There are two scenarios which would cause your Ford Explorer to fail the functional portion of the smog check which inspects for any Malfunction Indicator Lamp trouble.
In the first possibility, via the OBD II Data Connector Link, the smog machine may detect an active, pending, hard or soft OBD-II trouble code during the smog test; causing a smog check failure. It is not necessary for the Malfunction Indicator Lamp to currently be illuminated in this scenario. The MIL light may have been illuminated recently, and have gone undetected. If the light fails to return, and upon 3 drive cycle completions, the pending or soft trouble code should disappear; allowing your Ford Explorer to pass the smog check.
If the MIL light does illuminate over the course of the next 2 weeks, a "hard fault" exists and should be diagnosed by a smog check repair station. The station will retrieve the trouble code(s) from your Ford Explorer's ECU and inspect the problem further.
In the second scenario your Ford may fail for Malfunction Indicator Lamp trouble if the smog machine detects certain required Emission Monitors (also known as readiness flags) are "Not Ready" or "Not Complete".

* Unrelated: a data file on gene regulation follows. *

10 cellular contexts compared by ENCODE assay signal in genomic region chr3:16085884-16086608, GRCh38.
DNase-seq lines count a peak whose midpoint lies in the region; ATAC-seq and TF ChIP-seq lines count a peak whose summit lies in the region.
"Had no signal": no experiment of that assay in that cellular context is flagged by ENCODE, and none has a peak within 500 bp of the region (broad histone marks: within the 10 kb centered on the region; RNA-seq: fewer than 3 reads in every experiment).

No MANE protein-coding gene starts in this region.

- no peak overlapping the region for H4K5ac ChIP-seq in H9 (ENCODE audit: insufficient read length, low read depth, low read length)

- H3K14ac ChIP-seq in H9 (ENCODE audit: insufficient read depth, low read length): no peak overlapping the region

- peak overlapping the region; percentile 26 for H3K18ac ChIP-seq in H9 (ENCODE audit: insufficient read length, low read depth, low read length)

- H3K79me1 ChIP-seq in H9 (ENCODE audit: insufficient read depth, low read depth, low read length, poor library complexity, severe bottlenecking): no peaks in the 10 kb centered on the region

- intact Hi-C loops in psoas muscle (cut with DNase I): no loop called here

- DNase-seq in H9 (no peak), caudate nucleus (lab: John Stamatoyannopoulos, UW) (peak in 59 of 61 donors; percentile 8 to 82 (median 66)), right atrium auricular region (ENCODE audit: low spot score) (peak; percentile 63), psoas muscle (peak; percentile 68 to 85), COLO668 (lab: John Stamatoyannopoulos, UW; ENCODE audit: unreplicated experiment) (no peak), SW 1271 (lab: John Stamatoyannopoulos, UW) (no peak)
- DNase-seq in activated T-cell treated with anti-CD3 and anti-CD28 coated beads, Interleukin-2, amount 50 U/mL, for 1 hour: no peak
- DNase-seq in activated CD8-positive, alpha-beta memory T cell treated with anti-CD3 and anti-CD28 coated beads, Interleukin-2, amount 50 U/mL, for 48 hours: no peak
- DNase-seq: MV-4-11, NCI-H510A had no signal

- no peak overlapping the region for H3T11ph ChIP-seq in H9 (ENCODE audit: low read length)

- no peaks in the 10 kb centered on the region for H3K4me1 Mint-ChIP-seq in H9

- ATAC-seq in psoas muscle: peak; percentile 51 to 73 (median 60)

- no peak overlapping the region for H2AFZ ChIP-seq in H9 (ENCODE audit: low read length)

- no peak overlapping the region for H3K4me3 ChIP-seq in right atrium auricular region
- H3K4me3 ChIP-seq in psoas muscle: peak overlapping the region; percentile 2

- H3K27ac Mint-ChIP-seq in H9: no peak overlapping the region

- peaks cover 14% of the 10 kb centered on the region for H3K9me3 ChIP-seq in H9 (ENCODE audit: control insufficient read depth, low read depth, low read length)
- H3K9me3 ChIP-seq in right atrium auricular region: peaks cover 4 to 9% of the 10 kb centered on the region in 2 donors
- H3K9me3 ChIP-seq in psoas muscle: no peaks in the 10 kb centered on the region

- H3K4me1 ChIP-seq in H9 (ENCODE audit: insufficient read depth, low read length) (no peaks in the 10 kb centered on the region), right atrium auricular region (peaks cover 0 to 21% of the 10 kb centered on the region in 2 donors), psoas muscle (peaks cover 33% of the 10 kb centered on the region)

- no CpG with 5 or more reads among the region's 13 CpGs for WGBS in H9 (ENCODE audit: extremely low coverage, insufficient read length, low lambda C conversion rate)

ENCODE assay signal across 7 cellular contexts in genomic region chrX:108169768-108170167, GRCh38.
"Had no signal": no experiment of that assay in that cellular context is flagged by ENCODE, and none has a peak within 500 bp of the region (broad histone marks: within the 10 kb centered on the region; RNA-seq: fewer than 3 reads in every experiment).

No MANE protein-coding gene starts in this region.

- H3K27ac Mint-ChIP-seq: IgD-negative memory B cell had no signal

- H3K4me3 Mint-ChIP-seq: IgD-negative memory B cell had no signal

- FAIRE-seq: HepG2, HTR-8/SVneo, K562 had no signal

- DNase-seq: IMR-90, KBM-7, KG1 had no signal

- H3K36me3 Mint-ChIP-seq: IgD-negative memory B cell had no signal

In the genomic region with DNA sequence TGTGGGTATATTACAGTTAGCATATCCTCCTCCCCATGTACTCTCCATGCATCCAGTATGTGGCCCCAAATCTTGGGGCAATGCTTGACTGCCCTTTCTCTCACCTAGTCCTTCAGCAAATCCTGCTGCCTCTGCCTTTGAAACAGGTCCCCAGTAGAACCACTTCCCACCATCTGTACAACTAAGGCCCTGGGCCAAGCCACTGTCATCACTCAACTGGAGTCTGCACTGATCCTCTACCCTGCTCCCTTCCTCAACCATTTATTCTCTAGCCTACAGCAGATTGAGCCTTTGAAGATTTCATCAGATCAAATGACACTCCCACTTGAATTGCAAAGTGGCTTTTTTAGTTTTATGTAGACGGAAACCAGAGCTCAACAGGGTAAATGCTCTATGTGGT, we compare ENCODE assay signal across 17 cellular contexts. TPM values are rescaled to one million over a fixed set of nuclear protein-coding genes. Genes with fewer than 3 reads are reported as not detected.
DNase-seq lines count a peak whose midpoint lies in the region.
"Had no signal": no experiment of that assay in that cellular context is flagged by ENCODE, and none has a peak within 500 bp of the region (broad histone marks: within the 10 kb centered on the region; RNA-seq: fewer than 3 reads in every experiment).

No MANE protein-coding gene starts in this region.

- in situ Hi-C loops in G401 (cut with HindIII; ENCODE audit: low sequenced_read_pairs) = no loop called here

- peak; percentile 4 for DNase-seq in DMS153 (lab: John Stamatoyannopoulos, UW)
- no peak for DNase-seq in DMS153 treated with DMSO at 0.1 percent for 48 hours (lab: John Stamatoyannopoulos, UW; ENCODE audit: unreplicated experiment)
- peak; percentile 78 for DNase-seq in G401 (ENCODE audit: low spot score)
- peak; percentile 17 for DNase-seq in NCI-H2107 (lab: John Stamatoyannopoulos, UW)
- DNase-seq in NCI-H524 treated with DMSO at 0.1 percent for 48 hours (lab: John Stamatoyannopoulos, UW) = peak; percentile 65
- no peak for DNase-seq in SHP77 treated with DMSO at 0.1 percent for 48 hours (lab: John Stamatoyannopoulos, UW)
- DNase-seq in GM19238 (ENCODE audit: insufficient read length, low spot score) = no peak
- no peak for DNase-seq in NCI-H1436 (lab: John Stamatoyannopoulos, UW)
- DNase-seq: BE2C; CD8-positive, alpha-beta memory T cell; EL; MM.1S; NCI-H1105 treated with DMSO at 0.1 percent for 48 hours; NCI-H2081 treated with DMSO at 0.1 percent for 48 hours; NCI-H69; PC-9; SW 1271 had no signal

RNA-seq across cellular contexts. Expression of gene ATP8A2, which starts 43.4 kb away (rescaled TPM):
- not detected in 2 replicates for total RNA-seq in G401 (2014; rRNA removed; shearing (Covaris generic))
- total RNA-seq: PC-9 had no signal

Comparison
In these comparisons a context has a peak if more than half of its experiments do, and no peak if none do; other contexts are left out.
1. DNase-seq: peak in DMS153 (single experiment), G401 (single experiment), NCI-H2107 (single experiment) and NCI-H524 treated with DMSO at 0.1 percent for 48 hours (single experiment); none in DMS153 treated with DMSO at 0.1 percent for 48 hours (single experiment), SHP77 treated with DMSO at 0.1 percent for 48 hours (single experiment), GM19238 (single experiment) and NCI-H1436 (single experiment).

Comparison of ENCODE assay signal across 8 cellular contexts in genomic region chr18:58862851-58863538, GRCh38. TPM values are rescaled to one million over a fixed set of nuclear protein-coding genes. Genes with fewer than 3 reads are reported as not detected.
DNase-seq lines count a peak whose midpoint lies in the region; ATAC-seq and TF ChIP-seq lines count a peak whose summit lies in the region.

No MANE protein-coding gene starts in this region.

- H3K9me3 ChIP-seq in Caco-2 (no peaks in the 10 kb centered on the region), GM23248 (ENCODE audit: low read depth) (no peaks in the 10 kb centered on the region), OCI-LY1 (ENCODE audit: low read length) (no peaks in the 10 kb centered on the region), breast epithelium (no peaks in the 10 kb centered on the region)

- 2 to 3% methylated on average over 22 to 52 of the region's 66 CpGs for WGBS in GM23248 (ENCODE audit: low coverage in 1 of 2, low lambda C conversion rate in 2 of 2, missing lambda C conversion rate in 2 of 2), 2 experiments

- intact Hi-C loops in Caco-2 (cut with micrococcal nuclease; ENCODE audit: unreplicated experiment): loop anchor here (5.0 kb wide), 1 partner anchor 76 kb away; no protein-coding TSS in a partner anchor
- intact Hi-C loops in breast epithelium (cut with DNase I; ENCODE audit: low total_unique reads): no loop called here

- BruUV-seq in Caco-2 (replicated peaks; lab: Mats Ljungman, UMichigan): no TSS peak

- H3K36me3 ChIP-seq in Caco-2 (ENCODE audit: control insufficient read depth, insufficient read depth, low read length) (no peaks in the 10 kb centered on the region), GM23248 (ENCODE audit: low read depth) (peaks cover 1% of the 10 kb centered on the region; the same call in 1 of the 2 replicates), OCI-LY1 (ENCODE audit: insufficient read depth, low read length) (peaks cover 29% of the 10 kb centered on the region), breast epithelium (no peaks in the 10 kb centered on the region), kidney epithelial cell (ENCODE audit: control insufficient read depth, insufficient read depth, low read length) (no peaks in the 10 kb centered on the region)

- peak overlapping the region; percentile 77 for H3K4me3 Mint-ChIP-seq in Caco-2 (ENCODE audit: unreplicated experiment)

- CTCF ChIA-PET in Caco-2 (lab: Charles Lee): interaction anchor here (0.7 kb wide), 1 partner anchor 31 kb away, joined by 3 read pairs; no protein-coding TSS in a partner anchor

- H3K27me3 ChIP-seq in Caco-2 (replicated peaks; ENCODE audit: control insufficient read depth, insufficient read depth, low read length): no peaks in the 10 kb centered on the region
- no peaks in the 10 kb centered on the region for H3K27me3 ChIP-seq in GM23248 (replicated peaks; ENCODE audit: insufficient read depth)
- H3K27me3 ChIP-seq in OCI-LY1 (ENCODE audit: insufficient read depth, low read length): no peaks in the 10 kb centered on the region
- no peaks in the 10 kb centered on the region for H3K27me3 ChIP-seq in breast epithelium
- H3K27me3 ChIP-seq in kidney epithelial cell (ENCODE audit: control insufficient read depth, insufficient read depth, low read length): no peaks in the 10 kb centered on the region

In order to "Ready" or "Complete" the required emission monitors the OBD II system must complete at least one good drive cycle. A Drive Cycle is a sequence of internal tests which the OBD II computer runs while you are driving your Ford Explorer. These self tests ensure all emission systems are functioning properly. Emission monitors are erased often on vehicles which have had recent repairs requiring disconnecting of the battery, and/or the emissions computer. Disruption of 12+ power to the ECU clears all readiness flags. These vehicles will need to be driven in order to complete the required monitors.